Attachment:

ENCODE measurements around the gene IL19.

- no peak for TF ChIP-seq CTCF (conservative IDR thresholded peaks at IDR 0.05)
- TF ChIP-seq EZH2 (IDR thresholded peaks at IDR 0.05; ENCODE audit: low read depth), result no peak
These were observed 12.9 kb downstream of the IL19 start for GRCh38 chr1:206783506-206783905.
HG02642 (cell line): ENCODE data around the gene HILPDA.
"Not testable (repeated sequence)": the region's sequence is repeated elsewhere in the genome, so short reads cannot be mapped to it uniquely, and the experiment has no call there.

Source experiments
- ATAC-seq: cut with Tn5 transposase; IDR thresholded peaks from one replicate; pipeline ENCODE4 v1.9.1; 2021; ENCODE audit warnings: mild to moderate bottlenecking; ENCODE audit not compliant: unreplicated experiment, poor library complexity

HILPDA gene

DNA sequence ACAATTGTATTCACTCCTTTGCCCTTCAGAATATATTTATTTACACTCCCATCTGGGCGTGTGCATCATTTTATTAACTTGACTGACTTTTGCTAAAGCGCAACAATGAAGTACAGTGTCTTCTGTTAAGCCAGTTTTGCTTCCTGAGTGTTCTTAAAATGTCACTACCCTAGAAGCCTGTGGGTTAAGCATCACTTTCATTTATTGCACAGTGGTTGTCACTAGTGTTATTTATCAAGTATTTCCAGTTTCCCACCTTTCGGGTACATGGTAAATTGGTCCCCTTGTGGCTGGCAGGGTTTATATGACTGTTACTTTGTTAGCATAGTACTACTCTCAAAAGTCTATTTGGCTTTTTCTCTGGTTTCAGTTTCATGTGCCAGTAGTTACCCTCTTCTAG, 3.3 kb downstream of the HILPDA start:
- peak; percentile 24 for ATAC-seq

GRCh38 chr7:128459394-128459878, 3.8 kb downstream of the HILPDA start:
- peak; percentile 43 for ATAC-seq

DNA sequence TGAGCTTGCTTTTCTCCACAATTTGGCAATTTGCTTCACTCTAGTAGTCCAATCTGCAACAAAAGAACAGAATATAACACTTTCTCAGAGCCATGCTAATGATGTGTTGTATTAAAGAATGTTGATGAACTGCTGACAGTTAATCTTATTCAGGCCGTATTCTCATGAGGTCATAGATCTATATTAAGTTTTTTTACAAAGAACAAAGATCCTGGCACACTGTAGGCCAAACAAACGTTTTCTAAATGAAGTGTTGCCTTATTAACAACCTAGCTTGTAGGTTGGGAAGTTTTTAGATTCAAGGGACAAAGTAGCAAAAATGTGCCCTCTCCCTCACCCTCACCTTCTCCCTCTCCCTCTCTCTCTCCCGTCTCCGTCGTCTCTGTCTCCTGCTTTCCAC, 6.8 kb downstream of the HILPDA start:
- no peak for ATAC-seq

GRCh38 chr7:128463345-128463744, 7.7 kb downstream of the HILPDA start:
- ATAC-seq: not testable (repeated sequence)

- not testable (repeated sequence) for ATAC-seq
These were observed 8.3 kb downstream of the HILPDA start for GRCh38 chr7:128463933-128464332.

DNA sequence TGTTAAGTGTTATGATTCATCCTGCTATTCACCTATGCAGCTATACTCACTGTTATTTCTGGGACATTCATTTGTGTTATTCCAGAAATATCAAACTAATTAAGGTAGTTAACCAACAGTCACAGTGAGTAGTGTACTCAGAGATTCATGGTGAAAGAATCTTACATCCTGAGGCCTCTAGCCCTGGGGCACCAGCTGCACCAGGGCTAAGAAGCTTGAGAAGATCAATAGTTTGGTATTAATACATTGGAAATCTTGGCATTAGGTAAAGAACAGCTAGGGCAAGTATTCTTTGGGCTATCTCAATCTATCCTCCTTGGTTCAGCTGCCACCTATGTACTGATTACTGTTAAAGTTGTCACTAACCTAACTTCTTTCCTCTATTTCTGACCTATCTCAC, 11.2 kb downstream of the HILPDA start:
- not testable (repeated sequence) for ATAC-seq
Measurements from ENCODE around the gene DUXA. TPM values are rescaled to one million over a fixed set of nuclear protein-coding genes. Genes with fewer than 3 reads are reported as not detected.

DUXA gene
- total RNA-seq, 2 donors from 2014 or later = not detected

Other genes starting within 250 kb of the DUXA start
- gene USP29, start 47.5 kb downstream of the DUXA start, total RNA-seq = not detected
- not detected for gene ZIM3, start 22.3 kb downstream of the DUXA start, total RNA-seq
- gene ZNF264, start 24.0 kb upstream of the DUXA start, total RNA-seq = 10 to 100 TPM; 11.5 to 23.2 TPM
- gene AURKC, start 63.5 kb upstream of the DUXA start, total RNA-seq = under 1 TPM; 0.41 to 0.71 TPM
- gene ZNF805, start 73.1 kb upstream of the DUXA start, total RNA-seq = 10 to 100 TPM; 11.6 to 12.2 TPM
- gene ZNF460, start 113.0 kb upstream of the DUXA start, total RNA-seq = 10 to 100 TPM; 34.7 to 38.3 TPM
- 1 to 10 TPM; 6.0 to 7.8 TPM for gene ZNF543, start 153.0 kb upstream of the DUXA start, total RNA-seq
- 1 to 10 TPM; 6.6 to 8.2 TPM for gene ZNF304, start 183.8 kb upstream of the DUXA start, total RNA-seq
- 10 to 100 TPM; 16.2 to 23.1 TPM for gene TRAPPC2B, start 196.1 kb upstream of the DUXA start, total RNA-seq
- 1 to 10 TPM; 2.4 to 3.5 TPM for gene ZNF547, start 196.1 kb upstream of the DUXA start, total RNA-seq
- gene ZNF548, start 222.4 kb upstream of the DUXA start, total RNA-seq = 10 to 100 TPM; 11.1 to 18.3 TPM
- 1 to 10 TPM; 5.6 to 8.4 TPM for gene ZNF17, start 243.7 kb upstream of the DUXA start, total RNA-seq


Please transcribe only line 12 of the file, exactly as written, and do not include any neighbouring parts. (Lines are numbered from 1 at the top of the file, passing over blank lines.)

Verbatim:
GRCh38 chr7:128459394-128459878, 3.8 kb downstream of the HILPDA start: